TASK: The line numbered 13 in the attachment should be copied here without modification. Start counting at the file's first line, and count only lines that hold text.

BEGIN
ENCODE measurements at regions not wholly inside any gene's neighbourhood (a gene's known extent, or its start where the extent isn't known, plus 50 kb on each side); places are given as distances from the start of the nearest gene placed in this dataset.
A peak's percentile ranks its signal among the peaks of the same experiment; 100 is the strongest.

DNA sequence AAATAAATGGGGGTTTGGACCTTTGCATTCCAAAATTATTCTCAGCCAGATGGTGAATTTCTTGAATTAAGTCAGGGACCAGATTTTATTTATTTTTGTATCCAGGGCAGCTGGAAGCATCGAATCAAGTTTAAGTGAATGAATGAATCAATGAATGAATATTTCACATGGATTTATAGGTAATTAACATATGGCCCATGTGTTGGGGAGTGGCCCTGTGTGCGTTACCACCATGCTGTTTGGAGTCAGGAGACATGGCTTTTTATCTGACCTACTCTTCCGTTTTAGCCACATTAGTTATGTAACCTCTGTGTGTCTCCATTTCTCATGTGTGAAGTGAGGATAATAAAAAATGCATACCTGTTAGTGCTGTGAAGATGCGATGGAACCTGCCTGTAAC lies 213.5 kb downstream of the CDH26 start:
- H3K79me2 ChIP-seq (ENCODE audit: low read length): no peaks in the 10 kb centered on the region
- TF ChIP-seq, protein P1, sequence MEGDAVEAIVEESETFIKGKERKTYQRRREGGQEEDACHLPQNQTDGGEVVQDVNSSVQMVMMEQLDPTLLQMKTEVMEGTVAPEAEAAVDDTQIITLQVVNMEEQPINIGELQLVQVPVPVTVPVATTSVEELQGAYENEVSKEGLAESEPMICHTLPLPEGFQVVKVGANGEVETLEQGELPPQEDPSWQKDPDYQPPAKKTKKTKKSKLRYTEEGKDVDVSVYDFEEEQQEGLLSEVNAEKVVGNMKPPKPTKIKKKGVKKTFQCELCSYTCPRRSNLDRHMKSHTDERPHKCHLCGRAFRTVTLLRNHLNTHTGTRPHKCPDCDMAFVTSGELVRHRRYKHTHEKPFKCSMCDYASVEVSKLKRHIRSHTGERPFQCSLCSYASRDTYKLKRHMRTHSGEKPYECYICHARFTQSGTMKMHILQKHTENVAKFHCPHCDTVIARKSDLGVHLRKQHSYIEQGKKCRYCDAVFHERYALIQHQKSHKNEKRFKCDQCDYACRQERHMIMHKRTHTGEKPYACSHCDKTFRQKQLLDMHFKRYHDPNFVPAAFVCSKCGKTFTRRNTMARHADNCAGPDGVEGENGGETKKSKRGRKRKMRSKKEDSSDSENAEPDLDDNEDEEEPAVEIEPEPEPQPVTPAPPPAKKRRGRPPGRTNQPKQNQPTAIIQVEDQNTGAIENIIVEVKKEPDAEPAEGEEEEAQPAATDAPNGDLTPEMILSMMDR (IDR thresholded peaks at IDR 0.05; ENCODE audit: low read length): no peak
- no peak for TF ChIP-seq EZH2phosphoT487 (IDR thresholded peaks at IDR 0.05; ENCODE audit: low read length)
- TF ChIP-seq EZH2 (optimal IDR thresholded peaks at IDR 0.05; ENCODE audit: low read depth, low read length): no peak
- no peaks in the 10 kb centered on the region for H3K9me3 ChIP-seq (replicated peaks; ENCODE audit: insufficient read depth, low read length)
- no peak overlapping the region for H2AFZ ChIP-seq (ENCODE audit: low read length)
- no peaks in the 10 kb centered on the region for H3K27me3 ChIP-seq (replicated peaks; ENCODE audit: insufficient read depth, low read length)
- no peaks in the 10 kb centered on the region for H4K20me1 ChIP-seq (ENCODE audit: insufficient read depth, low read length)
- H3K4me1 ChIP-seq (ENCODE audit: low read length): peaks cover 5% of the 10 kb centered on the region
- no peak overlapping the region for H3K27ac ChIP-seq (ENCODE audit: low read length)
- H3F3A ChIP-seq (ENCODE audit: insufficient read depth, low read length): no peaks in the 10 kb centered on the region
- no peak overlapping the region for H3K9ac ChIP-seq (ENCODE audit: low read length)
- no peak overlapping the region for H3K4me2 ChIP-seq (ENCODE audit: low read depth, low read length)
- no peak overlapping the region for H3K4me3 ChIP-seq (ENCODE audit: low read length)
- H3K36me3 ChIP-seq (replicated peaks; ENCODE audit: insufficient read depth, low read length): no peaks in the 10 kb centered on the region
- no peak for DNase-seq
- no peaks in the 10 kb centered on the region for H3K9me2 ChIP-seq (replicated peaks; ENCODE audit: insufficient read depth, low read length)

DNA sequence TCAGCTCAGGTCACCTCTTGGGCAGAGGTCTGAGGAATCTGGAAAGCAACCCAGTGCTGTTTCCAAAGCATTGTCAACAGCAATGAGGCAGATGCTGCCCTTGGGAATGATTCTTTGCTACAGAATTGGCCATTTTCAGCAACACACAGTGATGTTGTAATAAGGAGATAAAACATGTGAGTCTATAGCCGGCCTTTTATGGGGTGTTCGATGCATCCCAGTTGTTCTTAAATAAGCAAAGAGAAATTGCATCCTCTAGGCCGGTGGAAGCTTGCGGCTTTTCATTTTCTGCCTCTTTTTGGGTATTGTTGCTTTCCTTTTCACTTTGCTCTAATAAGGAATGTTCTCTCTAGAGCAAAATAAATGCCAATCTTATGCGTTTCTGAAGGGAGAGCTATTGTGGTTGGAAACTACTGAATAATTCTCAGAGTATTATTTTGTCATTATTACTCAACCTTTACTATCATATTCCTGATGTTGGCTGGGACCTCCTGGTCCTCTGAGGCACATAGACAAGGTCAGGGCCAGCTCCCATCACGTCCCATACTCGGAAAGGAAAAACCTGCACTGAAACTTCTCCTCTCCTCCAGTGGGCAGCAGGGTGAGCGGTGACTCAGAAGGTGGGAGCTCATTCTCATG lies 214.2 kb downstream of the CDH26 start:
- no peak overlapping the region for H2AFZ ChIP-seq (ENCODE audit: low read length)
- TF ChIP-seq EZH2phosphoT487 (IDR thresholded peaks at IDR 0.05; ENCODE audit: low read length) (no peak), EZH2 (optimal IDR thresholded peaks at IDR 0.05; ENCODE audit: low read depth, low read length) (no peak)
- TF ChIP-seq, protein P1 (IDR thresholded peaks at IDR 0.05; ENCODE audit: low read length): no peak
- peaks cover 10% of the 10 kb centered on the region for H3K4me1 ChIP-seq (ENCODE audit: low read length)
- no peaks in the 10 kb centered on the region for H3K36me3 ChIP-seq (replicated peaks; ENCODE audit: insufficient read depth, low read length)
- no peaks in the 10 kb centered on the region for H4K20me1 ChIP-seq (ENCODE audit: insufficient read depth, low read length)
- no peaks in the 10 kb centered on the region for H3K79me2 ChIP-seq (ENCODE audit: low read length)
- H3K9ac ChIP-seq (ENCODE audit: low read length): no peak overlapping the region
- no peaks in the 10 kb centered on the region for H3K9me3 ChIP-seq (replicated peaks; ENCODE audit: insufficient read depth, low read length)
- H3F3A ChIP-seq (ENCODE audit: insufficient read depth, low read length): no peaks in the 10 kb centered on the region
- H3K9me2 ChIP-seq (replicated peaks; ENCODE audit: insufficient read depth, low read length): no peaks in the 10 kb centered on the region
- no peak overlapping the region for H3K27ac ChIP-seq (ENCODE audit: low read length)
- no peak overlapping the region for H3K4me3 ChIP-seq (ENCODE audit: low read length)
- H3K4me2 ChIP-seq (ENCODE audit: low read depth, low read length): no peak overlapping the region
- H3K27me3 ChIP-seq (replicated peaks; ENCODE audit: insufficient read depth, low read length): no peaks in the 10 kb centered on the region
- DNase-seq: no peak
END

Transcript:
- no peak overlapping the region for H3K27ac ChIP-seq (ENCODE audit: low read length)